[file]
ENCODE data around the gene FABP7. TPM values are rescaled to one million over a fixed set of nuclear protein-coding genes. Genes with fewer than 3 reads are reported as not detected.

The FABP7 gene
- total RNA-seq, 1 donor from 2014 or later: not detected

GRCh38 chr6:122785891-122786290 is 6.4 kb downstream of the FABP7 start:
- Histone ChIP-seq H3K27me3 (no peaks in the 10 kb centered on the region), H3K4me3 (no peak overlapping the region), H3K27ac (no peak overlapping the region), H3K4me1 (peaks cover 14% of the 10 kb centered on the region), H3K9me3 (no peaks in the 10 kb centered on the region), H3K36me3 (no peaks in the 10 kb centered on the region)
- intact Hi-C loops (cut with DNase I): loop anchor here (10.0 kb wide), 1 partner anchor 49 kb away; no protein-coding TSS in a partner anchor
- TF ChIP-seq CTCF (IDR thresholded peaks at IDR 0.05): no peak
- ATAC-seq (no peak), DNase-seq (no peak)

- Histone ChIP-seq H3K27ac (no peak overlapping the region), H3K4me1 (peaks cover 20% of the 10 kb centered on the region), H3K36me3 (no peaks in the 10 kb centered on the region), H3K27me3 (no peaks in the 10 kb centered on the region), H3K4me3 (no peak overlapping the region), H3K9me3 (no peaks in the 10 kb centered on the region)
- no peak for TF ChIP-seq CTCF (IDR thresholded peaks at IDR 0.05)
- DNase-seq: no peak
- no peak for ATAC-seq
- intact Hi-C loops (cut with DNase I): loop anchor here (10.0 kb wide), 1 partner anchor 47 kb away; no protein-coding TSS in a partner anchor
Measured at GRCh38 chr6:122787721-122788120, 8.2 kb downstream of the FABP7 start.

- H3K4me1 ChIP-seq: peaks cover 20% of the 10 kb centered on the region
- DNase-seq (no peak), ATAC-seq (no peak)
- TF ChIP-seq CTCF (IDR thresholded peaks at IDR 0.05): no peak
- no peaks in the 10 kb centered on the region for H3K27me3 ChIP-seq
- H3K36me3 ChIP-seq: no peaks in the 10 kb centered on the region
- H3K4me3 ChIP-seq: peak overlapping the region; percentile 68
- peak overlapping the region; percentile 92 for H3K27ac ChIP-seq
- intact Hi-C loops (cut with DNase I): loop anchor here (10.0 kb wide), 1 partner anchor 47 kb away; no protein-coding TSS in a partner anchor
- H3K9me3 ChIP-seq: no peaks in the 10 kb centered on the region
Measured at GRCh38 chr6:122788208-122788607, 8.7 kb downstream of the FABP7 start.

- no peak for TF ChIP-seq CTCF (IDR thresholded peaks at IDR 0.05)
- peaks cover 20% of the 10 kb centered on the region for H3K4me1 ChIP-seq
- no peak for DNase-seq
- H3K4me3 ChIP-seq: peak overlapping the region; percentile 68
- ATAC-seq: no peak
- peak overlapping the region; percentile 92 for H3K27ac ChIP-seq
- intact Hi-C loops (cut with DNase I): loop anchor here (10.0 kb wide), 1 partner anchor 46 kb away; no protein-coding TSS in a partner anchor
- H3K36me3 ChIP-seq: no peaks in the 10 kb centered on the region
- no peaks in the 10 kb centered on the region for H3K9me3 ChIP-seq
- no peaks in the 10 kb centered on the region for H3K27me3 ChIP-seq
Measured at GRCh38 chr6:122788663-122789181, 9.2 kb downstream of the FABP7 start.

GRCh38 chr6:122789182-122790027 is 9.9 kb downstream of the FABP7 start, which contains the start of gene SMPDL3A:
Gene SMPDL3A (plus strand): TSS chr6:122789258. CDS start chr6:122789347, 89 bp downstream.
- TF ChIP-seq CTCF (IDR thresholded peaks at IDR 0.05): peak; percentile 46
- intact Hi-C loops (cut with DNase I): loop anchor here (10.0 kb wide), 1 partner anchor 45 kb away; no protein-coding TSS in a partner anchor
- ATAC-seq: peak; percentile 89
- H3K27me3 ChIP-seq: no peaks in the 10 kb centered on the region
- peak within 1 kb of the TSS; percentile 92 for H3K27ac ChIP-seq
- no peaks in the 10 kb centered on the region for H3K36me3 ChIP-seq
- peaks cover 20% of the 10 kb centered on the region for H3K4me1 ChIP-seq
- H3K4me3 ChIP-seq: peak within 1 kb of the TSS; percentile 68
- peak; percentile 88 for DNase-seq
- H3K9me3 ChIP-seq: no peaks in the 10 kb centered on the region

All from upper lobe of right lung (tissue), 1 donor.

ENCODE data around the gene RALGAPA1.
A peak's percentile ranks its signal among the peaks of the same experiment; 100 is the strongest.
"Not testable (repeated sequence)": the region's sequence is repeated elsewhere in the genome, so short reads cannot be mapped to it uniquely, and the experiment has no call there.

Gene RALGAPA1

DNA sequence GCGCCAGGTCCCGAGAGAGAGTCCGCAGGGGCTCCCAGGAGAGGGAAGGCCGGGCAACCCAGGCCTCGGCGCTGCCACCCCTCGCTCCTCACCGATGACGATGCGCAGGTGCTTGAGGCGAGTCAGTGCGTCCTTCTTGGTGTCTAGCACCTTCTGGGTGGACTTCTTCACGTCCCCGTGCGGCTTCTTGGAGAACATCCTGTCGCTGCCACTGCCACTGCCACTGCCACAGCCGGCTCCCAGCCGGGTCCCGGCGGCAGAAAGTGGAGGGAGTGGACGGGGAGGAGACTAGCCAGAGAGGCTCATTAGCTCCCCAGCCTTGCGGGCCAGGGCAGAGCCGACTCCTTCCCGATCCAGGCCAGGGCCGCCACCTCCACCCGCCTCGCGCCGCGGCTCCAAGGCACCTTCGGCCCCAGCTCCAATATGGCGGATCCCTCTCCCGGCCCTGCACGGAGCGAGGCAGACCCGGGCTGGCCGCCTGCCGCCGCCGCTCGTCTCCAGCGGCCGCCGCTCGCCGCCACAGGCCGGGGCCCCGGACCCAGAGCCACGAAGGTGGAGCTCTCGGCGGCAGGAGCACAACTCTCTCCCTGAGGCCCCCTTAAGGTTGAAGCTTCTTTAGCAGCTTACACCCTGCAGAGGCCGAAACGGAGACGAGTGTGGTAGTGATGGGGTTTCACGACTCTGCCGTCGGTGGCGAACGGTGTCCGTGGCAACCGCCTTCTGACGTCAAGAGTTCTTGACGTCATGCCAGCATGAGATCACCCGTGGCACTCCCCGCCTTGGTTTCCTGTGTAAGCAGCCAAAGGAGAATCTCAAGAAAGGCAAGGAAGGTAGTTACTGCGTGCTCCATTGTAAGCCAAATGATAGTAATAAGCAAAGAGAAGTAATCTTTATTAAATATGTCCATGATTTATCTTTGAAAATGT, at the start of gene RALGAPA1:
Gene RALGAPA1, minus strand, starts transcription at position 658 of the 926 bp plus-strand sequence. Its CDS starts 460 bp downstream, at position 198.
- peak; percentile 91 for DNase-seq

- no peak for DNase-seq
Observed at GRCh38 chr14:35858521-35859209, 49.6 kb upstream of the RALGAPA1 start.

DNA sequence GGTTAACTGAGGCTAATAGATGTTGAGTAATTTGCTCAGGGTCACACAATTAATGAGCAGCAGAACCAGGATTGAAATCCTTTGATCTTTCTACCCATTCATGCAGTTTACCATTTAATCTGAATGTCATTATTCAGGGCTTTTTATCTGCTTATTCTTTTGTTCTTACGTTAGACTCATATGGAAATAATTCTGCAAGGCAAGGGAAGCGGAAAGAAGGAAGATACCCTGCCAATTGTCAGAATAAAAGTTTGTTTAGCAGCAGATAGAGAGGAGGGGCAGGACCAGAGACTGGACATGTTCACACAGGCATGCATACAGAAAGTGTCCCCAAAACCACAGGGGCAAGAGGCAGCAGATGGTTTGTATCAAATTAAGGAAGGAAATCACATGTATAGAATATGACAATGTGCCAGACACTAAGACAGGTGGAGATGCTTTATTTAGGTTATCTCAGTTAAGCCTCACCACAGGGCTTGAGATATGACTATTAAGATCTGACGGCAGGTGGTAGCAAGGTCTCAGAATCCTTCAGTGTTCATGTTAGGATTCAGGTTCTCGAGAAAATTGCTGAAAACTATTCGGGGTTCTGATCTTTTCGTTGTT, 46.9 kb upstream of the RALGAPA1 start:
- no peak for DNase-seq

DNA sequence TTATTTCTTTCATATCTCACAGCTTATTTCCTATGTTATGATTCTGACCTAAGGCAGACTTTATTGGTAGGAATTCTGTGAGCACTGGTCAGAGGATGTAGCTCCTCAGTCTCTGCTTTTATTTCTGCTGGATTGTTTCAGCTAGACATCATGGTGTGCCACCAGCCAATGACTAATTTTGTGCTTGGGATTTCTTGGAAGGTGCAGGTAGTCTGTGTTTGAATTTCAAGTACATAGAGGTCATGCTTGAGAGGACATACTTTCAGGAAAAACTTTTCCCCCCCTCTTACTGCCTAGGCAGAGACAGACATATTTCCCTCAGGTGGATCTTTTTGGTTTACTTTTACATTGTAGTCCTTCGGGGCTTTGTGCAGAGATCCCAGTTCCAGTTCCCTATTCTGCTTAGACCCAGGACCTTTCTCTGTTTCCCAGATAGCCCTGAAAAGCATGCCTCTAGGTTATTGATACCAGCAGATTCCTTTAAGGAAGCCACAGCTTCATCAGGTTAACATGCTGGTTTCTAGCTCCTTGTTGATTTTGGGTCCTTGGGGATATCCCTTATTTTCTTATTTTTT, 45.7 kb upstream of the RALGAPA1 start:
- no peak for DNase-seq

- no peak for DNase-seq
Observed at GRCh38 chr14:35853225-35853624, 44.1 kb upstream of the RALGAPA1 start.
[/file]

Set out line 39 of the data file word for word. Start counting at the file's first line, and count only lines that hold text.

- intact Hi-C loops (cut with DNase I): loop anchor here (10.0 kb wide), 1 partner anchor 45 kb away; no protein-coding TSS in a partner anchor